Why do patients keep looking at satisfaction scores?

by jerry on September 15, 2013
There's an interesting post on Emergency Physicians Monthly outlining why Healthgrades failed to be a useful resource in helping patients avoid a particularly incompetent physician. In this post, I?m not going to address Healthgrades? specific actions, but I think it's worthwhile to consider why patient ratings are so commonly used.

As the case of Dr. Duntsch demonstrates, patient ratings are not an ideal proxy for quality. Yet patients still use ratings to make health care-related decisions. Is this primarily because ratings sites like Healthgrades encourage patients to use ratings, as the author implies? Absolutely not. Patients use ?invalid? quality data (like ratings) to make health care decisions because they have no access to ?valid? quality data (e.g. procedure volume and outcomes). To anyone who doubts that patients want to take advantage of more sophisticated metrics, consider this thought experiment: suppose a patient were going to undergo a difficult and invasive surgery and the patient had the choice of choosing to know either 1) the relevant case volumes and success rates of surgeon candidates or 2) patient satisfaction scores for the same surgeons, which set of information would the patient choose? I'd be hard pressed to think of any patient who would prefer to know patient satisfaction scores.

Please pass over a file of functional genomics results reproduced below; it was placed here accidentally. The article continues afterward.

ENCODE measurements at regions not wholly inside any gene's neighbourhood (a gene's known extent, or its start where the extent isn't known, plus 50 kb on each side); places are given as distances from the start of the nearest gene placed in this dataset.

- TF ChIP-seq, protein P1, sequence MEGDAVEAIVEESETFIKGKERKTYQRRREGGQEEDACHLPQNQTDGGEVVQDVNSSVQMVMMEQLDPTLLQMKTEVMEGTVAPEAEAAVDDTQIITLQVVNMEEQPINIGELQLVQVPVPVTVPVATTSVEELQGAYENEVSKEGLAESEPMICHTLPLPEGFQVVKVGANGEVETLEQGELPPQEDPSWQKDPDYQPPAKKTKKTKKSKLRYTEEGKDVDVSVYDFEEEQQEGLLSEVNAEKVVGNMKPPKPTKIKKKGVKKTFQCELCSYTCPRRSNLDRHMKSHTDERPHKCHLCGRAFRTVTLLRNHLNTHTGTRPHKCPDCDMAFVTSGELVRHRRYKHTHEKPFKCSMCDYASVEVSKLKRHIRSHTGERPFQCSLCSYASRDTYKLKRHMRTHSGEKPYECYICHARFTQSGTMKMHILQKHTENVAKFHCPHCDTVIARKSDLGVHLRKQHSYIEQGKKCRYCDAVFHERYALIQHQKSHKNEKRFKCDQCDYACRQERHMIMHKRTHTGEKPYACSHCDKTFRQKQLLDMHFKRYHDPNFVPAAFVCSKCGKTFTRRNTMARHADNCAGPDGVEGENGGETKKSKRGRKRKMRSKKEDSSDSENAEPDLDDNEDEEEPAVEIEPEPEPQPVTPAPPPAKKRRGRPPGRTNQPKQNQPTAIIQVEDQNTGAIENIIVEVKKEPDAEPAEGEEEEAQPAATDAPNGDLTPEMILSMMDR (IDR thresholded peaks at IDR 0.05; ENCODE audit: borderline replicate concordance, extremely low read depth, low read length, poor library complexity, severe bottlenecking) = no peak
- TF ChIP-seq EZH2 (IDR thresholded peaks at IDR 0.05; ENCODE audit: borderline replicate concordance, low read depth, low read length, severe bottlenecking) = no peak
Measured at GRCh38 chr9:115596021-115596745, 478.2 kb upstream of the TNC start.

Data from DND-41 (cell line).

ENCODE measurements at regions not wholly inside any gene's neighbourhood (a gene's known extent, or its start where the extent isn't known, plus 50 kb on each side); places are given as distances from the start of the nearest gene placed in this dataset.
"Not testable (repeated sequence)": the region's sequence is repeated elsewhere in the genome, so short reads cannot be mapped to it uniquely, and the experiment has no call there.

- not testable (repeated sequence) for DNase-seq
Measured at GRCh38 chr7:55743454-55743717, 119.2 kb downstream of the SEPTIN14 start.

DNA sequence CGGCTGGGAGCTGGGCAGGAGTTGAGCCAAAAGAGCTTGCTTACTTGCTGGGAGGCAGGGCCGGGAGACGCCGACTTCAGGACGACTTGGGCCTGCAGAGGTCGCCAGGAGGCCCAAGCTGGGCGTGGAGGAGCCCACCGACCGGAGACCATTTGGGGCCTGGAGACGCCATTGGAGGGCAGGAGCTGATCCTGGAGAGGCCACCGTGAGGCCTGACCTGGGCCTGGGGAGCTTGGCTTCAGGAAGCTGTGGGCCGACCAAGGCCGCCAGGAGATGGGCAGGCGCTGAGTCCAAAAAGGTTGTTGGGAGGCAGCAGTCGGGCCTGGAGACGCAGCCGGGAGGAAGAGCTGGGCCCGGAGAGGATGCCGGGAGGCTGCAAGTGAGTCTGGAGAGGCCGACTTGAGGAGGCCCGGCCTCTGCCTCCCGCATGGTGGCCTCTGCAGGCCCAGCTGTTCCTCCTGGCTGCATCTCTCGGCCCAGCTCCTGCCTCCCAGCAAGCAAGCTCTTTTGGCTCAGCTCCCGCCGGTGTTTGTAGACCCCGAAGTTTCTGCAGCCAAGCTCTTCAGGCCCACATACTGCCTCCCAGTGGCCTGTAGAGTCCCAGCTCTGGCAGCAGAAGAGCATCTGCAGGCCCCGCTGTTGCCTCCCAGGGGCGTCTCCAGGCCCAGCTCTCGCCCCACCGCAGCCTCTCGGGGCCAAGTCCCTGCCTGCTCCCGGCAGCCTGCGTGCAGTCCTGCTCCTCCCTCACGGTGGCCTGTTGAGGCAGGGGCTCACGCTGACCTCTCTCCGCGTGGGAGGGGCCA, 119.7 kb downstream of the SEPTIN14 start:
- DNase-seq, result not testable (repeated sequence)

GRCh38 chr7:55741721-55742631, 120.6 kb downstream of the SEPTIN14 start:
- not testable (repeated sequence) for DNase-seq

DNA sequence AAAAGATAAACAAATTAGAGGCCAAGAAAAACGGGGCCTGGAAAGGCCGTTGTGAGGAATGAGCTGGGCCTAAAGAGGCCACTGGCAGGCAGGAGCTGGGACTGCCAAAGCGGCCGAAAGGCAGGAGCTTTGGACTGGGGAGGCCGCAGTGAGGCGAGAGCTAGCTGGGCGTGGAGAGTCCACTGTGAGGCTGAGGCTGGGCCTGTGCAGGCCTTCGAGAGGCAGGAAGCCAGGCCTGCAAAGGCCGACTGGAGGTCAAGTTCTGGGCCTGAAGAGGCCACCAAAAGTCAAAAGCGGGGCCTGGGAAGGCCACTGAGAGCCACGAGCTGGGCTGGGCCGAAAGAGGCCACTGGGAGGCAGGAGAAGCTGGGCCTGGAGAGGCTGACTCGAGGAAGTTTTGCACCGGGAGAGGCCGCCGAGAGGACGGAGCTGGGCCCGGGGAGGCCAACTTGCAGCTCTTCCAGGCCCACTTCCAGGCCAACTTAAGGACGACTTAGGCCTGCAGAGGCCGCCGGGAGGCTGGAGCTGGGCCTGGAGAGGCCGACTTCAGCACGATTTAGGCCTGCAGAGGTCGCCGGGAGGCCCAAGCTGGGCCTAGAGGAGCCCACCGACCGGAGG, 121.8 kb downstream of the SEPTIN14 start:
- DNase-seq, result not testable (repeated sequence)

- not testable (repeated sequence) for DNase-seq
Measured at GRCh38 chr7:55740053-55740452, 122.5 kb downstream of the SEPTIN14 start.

How did the health care industry come to witness this vacuum of the most meaningful quality information? Medical lobbyists such as the American Medical Association have frequently pushed to block policies aimed at increasing transparency. Patients are a loosely knit group and as such, have little effective leverage in shaping these policies; however, members of the medical community do have clout. As pointed out earlier, rather than complaining about the fallibility of patient ratings, the medical community should push for the release of physician-level quality metrics, obviating the heavy reliance on patient satisfaction scores. For a first step, how about pushing for access to the National Practitioner Databank? That databank has data that even professionals might find useful in making decisions about their own medical care.

One way or another, patients will find ways to make judgments about the quality of a professional?s services -- after all, it could be a matter of life and death. Why shouldn?t the medical community be proactive about helping patients make more informed choices?